# Overview of data distributions

## How to choose the right distribution to model your data

There are over 20 different types of data distributions (applied to the continuous or the discrete space) commonly used in data science to model various types of phenomena. They also have many interconnections which allow us to group them in family of distributions. A great blog post proposes the following visualization, where the continuous lines represent an exact relationship (special case, transformation or sum) and dashed line indicates a limit relationship. The same post provides a detailed explanation of these relationships and this paper provides a thorough analysis of the interactions between distributions.

The following section provides information about each type of distribution depicting what phenomena it typically models, some example scenarios illustrating when it makes sense to choose the distribution, the probability distribution/mass function and its typical shape in a visualization.

Probability density function is a continuous approximation in terms of integrals of the density of a distribution or a smooth version of histograms. Cumulative distribution function can be expressed as F(x)= P(X ≤x), indicating the probability of X taking on a less than or equal value to x. PMF functions apply to the discrete domain and give the probability that a discrete random variable is exactly equal to some value.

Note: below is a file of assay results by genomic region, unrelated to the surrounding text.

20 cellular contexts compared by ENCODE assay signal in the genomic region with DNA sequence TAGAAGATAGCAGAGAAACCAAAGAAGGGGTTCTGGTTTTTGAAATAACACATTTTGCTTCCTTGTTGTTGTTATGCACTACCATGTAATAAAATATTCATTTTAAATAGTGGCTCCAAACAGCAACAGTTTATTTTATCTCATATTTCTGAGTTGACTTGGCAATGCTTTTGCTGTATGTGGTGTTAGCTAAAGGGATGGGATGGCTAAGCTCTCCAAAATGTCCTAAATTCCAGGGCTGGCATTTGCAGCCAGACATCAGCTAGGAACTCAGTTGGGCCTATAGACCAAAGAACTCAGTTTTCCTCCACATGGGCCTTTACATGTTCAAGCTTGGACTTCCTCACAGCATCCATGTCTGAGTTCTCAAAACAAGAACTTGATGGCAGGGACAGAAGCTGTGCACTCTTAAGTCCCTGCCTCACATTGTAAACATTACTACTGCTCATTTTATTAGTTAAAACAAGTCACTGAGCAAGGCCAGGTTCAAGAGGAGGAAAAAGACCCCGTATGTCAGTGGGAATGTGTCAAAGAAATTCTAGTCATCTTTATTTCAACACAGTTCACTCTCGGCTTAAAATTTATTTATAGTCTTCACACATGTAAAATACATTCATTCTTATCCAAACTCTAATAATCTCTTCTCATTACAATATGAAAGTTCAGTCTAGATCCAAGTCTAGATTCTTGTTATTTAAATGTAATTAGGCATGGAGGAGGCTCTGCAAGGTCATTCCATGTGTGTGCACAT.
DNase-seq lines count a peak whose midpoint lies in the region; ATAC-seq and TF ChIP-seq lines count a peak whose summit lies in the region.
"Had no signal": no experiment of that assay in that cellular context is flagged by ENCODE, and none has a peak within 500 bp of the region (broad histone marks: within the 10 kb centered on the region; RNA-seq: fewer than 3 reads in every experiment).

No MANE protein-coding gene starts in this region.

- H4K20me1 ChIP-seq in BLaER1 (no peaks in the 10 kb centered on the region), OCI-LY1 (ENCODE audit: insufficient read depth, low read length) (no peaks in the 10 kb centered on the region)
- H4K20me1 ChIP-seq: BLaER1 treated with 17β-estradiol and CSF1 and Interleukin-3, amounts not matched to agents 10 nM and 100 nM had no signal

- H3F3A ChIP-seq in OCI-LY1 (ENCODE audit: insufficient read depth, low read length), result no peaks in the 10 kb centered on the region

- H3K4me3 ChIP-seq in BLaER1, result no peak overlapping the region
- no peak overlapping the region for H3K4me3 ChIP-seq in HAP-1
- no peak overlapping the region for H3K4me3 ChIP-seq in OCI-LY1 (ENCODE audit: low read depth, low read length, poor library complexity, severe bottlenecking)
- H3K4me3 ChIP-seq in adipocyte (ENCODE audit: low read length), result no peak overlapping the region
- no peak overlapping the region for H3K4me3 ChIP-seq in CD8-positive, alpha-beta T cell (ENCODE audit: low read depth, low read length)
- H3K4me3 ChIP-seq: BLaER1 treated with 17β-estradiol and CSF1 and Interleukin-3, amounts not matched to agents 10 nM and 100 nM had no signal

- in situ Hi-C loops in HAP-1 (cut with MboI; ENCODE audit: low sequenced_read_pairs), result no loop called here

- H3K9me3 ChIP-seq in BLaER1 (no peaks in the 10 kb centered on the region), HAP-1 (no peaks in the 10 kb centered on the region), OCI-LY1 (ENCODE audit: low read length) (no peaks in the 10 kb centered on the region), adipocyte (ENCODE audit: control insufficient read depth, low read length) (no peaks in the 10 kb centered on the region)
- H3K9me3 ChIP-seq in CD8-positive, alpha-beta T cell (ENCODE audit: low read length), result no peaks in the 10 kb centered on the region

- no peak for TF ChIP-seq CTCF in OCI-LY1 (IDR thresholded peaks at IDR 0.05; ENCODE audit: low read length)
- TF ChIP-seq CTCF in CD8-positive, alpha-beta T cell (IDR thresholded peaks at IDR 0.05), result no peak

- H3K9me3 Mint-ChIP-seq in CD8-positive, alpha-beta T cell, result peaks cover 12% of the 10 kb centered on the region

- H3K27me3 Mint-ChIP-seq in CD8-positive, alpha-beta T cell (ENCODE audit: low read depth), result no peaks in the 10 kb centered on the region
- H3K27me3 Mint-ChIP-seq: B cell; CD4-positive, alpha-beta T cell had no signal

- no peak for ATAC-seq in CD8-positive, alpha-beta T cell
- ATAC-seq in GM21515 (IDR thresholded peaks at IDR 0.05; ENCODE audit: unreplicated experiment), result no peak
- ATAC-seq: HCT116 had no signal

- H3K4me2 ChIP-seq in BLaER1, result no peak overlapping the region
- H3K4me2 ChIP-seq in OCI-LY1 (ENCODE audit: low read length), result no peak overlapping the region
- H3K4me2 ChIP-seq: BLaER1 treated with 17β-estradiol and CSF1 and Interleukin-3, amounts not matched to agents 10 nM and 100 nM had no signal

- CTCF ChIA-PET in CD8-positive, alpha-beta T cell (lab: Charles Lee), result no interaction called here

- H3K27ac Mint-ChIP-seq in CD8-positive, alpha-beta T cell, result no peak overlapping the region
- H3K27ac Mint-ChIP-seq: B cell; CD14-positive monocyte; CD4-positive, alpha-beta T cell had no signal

# Discrete distributions

Bernoulli distribution is a discrete distribution consisting of only one trial with 2 outcomes (success/failure). It constitutes the basis for defining other more complex distributions,which analyze more than one trial, such as the next 3 distributions.

Binomial distribution computes the probability of k successes within n trials. Like the Bernoulli distribution, trials are independent and have 2 outcomes. Examples of using this distribution are for estimating the number of heads given a series of n coin tosses or how many winning lottery tickets can we expect given a total number of tickets bought. This distribution has 2 parameters, n